Environmental activist groups in India are divided on Environment Minister Jairam Ramesh's stance that all countries must take on binding climate change commitments in “appropriate legal form.”
While those focussed on India's status as a developing country have joined Opposition politicians in bashing the Minister's departure from the country's longstanding negotiating position, the local branches of global green pressure groups have welcomed India's emergence as “a progressive leader” in climate action.
“This is most unfortunate and uncalled for,” said Chandra Bhushan, deputy director of the Centre for Science and Environment, pointing out that India has always maintained that its domestic mitigation actions are voluntary in nature and not binding international commitments. The Minister's statement removes the distinctions between developing and developed countries, he felt.
“Industrialised or developed countries have a historical responsibility to cut emissions, since they have been emitting for several years. The developing world, on the other hand, needs the right to develop. This is the key premise that differentiates the two blocs from each other,” he argued.
He was sceptical about Mr. Ramesh's defence that he had been under tremendous pressure. “It is difficult to understand what kind of pressure might have forced the Minister to buckle down in this manner. Haven't Indian negotiators stood their ground all these years despite all the pressure?” he asked.
Prodipto Ghosh, who has been a senior climate negotiator for India for many years, was also critical. “This is a huge setback,” said the former Environment Secretary and current fellow with TERI. He felt that the Minister had already given way on “international accountability” of India's domestic actions, while this was a further compromise with regard to “international enforceability” as well.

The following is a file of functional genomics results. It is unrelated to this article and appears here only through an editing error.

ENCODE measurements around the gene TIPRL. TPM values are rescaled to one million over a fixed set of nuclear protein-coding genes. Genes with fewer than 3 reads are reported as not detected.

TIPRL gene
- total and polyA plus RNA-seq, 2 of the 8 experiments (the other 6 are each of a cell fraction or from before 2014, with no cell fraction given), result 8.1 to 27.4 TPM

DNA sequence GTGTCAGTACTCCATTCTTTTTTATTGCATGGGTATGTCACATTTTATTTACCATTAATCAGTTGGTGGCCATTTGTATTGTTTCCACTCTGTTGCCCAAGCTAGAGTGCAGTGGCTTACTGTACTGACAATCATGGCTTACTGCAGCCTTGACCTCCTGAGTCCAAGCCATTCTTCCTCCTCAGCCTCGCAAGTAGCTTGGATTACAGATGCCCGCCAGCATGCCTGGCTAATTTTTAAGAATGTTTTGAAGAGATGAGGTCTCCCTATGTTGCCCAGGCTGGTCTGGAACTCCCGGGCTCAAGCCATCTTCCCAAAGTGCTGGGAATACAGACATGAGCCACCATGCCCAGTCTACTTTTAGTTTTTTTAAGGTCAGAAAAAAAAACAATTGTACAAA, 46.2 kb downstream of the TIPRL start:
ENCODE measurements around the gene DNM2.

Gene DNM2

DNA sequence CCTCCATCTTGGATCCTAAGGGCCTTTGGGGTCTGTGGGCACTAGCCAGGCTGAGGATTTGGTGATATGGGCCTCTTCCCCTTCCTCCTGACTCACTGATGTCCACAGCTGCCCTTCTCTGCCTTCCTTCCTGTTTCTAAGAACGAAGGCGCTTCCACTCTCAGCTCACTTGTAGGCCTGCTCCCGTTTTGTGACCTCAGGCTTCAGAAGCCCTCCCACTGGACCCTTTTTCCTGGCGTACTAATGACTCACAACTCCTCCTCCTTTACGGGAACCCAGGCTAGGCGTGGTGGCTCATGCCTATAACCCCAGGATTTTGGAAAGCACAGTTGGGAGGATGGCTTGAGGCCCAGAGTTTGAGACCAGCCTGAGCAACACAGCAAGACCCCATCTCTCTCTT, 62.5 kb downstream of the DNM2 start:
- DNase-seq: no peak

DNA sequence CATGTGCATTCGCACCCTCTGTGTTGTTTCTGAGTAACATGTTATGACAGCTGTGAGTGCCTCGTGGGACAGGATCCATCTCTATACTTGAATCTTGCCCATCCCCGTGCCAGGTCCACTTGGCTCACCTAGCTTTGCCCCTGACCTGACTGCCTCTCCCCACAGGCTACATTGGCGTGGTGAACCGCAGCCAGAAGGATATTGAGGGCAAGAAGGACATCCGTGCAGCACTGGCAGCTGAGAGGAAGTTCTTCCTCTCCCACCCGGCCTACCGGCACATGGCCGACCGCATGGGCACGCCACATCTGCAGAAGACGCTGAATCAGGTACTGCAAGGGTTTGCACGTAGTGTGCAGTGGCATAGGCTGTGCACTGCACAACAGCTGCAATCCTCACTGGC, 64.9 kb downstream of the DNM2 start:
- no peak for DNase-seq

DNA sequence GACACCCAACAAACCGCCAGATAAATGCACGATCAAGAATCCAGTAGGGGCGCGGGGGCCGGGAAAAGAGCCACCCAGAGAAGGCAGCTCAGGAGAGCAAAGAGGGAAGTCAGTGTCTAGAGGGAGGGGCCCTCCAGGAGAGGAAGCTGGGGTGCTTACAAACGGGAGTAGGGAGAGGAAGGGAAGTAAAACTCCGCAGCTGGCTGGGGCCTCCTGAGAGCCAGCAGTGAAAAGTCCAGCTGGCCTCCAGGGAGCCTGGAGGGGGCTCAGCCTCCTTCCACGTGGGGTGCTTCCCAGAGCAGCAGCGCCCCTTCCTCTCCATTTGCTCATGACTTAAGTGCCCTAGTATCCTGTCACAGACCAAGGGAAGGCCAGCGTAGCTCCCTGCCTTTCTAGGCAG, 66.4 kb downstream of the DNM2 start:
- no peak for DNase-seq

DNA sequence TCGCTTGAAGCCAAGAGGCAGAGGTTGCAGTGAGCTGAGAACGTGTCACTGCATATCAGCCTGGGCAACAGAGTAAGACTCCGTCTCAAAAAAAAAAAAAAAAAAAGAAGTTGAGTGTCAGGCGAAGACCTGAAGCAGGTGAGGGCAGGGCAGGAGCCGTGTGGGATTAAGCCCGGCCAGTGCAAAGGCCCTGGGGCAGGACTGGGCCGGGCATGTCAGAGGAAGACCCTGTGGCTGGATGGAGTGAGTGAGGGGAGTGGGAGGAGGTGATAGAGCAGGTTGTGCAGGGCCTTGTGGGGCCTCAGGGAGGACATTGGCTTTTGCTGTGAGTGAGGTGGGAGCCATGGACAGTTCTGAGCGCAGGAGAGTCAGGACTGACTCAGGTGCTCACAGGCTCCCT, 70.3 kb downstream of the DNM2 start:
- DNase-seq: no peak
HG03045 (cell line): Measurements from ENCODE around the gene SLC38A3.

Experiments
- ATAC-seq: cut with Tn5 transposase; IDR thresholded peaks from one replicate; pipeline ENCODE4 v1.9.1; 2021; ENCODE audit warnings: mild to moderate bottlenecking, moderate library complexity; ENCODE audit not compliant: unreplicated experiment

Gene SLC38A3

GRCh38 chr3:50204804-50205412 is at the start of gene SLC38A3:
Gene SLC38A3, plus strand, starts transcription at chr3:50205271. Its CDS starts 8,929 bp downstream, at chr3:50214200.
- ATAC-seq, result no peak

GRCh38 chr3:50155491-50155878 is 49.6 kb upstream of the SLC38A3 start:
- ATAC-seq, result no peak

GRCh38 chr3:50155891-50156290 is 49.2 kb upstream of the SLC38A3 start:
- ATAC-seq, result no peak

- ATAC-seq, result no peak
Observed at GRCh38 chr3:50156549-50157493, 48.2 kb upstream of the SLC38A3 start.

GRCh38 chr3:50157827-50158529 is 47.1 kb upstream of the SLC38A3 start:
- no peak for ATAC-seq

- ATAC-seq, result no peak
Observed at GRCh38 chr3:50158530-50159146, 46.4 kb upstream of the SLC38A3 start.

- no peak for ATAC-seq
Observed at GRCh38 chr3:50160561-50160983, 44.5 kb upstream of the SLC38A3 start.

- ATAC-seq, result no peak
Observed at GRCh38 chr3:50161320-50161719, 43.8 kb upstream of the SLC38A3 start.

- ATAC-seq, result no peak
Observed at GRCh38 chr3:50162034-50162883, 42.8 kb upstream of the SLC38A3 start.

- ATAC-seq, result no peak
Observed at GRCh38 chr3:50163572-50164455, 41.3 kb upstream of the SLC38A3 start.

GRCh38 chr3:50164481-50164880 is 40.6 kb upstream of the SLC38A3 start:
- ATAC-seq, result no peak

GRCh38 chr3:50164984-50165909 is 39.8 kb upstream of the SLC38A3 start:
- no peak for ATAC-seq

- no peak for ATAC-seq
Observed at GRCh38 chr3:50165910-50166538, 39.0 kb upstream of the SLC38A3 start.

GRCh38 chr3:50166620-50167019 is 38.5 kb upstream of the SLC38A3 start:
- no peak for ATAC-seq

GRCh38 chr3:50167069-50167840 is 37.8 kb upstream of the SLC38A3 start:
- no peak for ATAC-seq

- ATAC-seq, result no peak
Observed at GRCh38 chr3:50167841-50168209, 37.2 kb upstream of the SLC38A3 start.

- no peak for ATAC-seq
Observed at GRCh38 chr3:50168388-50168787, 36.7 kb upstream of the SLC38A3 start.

“This is not about India wanting an equal right to pollute as some have put it, but a right to use energy. Once you put a constraint on that, how will you provide electricity to millions of villages? It will have a severe impact on our energy choices, on economic growth,” he said.
However, Greenpeace India felt that India should show leadership in making such changes in its energy choices. “It's a welcome progressive step, commensurate with India's global status,” said Divya Raghunandan, campaigns director for the Indian branch of the global environmental group. “We have to deal with the fact that other countries, including developing countries such as Brazil and South Africa are already accepting legally binding commitments. India needs to set the pace, rather than play catch up,” she said, urging domestic planning for a decarbonised growth pathway.
The Indian arm of global NGO WWF was more cautious in welcoming Mr. Ramesh's statement. “We don't completely disagree with him, it's just a more nuanced view of India's position,” said Aarti Khosla, campaigns manager of WWF India. “This is just opening up room for negotiation and trying to break the deadlock…We must realise that a binding commitment does not have to be a new treaty or protocol. It can just be a COP decision which is legally binding, but has no punitive consequences,” she said.